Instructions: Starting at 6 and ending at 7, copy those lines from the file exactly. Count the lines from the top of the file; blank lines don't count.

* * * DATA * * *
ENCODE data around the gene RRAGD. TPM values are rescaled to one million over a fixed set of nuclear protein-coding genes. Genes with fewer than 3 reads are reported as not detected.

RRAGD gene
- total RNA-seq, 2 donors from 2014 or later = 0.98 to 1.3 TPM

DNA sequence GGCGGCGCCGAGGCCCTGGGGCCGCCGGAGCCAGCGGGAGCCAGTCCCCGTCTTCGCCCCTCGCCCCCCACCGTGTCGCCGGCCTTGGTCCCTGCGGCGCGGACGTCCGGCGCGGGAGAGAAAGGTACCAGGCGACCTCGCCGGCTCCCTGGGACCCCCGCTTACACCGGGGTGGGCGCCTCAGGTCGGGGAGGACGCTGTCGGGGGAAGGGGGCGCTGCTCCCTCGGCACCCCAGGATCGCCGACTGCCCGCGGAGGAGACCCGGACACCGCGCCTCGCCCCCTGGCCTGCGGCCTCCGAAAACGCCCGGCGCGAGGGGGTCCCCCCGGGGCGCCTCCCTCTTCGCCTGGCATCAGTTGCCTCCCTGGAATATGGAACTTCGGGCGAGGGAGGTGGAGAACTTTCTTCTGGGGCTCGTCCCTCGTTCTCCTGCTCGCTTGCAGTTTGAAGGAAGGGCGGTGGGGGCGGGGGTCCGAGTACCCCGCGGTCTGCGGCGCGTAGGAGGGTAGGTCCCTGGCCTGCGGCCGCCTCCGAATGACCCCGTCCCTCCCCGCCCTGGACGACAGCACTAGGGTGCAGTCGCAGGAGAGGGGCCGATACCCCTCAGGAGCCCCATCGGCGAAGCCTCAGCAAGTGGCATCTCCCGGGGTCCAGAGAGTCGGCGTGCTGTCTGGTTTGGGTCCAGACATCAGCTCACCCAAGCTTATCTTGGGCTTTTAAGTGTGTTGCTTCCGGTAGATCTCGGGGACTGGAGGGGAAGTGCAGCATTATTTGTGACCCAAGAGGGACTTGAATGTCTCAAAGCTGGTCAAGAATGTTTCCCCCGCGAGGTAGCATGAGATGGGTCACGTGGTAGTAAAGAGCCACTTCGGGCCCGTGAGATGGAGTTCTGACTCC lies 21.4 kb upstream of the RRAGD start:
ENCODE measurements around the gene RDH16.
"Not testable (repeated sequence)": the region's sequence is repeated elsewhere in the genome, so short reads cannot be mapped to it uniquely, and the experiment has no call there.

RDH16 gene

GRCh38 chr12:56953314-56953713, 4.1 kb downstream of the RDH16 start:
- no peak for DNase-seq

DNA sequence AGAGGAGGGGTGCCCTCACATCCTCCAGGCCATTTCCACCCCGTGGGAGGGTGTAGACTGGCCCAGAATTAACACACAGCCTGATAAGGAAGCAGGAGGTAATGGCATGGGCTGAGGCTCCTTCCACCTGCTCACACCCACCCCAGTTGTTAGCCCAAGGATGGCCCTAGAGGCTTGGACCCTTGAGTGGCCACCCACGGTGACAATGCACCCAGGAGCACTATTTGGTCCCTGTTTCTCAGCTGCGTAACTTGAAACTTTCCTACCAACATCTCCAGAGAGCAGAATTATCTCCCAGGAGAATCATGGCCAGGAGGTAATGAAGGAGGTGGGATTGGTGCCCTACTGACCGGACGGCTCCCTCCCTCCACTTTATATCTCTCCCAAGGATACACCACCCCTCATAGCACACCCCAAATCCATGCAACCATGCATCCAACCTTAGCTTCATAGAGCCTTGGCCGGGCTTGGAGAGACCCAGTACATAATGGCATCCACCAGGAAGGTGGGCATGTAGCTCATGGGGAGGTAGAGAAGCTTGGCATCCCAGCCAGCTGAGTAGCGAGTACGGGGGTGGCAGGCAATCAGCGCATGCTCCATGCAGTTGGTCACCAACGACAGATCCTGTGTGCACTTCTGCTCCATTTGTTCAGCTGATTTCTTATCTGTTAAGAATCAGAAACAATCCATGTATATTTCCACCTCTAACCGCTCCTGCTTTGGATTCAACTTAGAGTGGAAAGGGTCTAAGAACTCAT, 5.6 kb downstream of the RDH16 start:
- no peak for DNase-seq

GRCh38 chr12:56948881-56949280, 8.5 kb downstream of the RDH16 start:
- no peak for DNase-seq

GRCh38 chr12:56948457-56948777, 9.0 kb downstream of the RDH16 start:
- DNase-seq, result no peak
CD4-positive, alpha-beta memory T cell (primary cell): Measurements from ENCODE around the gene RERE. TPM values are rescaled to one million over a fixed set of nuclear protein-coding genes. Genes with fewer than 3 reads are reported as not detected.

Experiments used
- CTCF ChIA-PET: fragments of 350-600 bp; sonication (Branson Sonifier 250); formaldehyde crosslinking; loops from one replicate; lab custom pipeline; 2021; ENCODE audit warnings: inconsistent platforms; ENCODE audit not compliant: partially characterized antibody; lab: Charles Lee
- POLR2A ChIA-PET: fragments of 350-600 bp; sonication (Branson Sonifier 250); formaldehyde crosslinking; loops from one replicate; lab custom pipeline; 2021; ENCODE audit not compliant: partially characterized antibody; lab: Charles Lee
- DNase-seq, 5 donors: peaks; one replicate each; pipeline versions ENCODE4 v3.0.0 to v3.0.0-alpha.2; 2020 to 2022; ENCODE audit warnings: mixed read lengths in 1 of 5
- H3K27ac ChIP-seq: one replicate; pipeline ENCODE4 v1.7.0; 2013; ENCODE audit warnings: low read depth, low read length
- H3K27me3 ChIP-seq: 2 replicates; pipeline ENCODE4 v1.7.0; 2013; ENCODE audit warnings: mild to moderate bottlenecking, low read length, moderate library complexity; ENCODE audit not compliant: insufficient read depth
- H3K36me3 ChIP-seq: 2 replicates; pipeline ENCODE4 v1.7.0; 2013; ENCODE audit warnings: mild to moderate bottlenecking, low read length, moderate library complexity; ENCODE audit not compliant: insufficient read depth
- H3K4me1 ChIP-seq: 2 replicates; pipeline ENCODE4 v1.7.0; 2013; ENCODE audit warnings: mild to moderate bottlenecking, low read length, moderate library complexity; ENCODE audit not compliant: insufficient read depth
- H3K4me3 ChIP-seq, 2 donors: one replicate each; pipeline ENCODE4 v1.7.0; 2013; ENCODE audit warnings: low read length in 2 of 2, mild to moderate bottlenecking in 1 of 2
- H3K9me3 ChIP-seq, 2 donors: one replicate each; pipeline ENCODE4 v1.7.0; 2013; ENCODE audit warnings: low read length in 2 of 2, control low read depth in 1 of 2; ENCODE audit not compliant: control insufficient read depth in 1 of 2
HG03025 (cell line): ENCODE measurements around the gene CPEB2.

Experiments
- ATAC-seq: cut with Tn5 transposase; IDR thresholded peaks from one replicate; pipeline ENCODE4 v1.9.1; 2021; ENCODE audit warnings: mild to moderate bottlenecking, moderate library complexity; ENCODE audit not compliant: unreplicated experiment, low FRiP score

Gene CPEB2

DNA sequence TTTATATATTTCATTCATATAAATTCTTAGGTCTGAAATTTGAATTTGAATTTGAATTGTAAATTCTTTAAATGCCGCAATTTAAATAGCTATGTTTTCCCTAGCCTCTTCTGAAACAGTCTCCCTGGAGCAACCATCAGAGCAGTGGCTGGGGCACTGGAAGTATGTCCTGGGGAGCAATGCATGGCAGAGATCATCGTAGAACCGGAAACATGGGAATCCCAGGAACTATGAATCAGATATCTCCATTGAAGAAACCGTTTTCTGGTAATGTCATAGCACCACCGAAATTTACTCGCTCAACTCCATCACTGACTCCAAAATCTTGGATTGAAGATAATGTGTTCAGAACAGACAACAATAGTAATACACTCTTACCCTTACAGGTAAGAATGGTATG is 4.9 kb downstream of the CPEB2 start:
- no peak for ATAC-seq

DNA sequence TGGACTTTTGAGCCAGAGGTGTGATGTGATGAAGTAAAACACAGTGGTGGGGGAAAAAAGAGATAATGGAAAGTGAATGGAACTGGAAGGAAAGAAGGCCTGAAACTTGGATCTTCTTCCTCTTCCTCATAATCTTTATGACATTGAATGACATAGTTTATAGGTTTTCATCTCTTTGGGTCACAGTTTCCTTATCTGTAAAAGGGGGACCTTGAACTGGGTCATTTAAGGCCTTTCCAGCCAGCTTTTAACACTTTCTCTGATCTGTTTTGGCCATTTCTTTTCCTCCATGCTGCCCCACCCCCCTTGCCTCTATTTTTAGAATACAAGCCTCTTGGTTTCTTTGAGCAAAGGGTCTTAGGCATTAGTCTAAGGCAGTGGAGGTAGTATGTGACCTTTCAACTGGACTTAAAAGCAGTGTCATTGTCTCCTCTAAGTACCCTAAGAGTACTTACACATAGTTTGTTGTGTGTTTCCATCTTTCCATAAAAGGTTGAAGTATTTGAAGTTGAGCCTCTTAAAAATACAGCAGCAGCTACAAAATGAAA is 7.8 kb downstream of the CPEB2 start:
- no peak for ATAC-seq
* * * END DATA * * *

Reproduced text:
"Not testable (repeated sequence)": the region's sequence is repeated elsewhere in the genome, so short reads cannot be mapped to it uniquely, and the experiment has no call there.

RDH16 gene